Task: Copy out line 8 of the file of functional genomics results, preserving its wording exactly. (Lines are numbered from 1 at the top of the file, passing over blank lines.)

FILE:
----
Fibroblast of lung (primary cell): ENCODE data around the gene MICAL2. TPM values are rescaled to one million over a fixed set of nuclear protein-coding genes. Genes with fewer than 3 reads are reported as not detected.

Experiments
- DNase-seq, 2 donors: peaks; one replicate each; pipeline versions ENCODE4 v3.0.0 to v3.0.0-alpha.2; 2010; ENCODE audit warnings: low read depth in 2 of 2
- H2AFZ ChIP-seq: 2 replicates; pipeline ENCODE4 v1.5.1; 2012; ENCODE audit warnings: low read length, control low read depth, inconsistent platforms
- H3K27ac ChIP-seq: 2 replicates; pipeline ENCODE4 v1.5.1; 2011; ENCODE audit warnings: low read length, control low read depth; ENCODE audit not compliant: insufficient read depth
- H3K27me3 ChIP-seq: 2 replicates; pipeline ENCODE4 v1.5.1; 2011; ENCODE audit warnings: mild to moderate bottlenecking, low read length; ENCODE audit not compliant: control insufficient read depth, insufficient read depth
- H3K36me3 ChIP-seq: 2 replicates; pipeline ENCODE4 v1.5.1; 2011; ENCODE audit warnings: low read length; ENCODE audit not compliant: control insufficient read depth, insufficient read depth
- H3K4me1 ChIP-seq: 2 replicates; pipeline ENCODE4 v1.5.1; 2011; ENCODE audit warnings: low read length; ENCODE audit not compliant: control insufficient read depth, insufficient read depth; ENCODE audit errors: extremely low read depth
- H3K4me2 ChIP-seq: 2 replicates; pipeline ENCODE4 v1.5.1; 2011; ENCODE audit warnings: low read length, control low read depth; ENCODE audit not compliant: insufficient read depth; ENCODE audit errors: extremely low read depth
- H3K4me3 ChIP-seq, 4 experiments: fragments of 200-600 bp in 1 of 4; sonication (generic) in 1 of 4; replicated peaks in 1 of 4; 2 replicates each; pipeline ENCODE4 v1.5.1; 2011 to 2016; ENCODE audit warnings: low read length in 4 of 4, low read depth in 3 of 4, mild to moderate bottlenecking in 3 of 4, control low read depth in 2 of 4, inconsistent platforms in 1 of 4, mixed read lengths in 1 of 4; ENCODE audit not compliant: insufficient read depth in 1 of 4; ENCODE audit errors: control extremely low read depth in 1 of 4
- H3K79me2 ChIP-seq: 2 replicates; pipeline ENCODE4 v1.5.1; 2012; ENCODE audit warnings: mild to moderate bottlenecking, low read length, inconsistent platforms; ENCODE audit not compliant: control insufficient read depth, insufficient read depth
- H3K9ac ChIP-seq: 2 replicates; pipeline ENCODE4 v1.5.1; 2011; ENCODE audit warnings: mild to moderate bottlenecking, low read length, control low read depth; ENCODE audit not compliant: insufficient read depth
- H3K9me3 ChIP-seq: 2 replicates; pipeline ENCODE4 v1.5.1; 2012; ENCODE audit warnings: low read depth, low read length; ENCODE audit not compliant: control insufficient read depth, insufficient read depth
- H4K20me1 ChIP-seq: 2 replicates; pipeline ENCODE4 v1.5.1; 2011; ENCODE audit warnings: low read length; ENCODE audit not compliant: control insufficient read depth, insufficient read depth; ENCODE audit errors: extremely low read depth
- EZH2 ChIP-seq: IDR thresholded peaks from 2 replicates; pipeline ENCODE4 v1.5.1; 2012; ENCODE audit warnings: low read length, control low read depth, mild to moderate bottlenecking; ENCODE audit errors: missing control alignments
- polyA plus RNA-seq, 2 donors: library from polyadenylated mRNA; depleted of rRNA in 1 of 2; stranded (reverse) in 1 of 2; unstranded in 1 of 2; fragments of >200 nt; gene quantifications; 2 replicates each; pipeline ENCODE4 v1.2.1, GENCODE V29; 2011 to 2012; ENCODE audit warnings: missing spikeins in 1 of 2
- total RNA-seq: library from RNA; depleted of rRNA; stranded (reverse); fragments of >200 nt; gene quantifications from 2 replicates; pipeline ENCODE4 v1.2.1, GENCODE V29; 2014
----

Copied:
- H3K4me1 ChIP-seq: 2 replicates; pipeline ENCODE4 v1.5.1; 2011; ENCODE audit warnings: low read length; ENCODE audit not compliant: control insufficient read depth, insufficient read depth; ENCODE audit errors: extremely low read depth